She gets up, sits, scratches.
Lays down, scratches. Stands up, chews her paw. Sits down, sighs and stares at you, waiting for you to do something that eases her discomfort.
It’s a familiar picture to anyone who’s dealt with an itchy dog. While there are many reasons a dog might itch—from allergies and autoimmune issues to a bug bite—the immediate problem at hand is that your dog can’t stop scratching and chewing, and is pretty much miserable. No one wants to see that.
With my own dog’s extensive skin problems, itching has pretty much been a way of life for several years. While dealing with the larger underlying issue has been key in cases like his, equally important is keeping him as comfortable as possible not only for comfort’s sake but to prevent injury he can easily inflict on himself with aggressive chewing or scratching.
To that end, here are 6 natural skin soothers that helped ease the itch for my dog.
Nature’s Specialties Wham Anti Itch Spray, which is antimicrobial and antifungal, has helped with my dog’s itching from allergic flareups and yeast overgrowth more than any other product we’ve tried—and I’m not exaggerating when I say I have a cabinet full of products. It contains tea tree oil, aloe vera, salicylic acid, vitamins A, D and E. I’m also a fan of that same company’s Aloe Veterinary Cream, which I have found useful for dry, itchy skin. You can also use fresh aloe vera topically if you know how to cut it to avoid using the yellowish aloe latex layer between the skin and the inner leaf juice (which is the part you do want to use). That latex portion can be very irritating and create a strong laxative effect when ingested. Though most commercial aloe products remove the latex, you can purchase a food grade one or avoid using whole leaf products just to make sure.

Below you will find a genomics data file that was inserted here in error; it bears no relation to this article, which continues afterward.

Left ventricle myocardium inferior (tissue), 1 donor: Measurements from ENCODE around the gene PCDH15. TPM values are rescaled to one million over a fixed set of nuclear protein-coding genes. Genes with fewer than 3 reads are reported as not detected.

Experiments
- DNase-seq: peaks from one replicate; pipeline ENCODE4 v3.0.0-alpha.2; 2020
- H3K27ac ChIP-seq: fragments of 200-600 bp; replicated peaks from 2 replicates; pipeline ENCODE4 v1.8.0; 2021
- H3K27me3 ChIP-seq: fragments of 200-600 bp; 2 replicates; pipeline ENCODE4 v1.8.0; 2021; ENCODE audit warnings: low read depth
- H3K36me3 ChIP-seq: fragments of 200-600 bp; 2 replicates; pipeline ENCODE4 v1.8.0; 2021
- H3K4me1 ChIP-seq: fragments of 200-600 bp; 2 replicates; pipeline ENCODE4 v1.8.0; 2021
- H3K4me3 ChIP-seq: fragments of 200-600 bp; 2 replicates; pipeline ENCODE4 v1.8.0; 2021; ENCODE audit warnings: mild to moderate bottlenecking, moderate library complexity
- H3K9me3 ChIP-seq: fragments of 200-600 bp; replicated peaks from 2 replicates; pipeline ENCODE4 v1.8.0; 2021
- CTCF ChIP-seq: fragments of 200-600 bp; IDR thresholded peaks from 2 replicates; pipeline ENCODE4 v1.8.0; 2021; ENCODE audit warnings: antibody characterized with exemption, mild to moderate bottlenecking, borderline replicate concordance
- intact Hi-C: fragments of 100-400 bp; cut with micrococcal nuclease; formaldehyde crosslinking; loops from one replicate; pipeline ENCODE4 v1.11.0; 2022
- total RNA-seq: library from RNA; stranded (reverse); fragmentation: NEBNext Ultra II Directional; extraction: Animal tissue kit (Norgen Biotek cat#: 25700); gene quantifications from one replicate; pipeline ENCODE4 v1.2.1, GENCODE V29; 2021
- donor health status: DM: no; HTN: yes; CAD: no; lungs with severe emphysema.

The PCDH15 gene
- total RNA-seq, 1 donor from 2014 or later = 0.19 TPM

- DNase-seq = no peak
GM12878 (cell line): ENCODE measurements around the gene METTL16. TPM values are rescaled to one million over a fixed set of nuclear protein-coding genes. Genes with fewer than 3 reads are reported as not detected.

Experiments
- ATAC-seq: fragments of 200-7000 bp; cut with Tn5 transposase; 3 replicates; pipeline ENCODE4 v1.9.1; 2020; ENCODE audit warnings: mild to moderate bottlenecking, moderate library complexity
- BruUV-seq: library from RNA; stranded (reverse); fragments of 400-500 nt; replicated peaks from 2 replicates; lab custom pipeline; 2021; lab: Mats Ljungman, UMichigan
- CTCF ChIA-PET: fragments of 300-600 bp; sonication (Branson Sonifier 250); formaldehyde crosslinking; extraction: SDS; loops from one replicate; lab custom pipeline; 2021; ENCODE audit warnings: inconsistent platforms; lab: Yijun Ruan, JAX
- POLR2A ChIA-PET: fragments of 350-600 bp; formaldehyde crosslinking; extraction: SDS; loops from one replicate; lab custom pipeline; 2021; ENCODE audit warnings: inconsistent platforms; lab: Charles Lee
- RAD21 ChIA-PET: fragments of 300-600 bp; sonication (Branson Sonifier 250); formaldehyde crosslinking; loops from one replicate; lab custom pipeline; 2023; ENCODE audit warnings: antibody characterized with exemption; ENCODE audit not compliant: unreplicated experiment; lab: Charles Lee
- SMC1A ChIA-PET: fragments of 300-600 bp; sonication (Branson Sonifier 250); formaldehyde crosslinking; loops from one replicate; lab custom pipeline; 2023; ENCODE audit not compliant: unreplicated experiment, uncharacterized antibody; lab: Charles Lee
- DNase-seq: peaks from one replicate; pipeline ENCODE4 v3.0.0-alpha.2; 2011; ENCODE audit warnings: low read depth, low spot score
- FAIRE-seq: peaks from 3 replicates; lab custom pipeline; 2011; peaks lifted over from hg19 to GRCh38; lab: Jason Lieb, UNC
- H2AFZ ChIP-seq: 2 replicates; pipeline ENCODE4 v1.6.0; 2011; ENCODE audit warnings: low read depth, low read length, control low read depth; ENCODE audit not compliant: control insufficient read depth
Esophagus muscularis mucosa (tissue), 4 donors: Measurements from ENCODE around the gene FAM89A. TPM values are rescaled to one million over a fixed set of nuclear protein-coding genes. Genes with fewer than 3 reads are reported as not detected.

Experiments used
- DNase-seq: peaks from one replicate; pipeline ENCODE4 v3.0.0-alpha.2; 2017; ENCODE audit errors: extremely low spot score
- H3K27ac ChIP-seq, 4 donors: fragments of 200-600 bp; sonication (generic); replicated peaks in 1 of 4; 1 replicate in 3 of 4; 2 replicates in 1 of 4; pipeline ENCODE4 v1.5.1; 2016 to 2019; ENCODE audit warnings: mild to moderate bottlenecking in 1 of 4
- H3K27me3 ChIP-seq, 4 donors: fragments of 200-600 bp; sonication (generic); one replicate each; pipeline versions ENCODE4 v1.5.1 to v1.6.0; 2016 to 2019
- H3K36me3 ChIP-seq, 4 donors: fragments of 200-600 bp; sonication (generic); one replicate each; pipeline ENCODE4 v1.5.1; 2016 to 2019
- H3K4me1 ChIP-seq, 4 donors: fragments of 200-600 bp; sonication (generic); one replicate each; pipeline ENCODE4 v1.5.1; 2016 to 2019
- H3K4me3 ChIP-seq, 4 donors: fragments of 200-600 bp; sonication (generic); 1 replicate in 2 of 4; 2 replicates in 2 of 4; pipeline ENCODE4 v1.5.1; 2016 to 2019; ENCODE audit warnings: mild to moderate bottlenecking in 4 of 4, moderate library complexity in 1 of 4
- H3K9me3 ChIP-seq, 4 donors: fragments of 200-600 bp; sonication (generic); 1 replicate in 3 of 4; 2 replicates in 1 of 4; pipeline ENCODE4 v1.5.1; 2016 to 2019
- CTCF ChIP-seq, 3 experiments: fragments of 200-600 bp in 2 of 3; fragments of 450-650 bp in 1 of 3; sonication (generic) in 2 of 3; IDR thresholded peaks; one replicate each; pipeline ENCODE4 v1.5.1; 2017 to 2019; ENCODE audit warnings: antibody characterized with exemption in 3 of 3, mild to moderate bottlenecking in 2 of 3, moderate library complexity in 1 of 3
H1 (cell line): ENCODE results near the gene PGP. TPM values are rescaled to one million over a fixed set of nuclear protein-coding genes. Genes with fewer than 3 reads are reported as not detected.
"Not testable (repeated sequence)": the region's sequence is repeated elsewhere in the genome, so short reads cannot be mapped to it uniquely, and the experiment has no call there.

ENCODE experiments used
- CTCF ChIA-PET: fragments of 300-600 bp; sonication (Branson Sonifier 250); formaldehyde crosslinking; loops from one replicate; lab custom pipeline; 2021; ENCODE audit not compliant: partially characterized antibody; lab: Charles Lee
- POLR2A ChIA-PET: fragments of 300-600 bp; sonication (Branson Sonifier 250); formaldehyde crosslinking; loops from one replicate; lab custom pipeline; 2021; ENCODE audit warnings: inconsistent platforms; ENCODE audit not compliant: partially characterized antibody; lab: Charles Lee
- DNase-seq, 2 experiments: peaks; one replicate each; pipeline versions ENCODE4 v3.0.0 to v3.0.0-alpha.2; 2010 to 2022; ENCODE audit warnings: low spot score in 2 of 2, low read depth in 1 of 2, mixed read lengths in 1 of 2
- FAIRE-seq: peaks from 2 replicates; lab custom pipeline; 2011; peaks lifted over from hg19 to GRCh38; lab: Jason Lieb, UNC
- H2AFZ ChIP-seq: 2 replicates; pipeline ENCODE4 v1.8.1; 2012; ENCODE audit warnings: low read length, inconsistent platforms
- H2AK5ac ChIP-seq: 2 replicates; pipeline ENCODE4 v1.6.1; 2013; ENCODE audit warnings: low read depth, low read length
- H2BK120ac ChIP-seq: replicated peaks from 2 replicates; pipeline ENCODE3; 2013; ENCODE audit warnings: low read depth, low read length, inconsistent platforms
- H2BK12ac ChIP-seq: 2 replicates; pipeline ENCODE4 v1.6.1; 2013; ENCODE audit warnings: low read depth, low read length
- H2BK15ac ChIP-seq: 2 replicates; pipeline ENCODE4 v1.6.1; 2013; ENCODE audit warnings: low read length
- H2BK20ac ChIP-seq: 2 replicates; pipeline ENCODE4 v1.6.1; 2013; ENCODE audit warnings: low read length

Make sure to get alcohol-free, vegetable glycerin-based witch hazel to avoid the isopropyl alcohol used in many witch hazel products. This type of alcohol is toxic when too much is ingested (and if your dog is anything like mine, he will definitely want to lick it). Put some of the witch hazel on a cotton round and place it on the itchy spot.
Apple Cider Vinegar
If you think your dog is itching as a result of yeast overgrowth, you can try a 50/50 solution of apple cider vinegar sprayed or dabbed on the itchy spot. Start with a small area first to make sure your dog doesn’t have a negative reaction. If the skin is too irritated or has an open wound, don’t use the mixture because it will sting.
Read more here.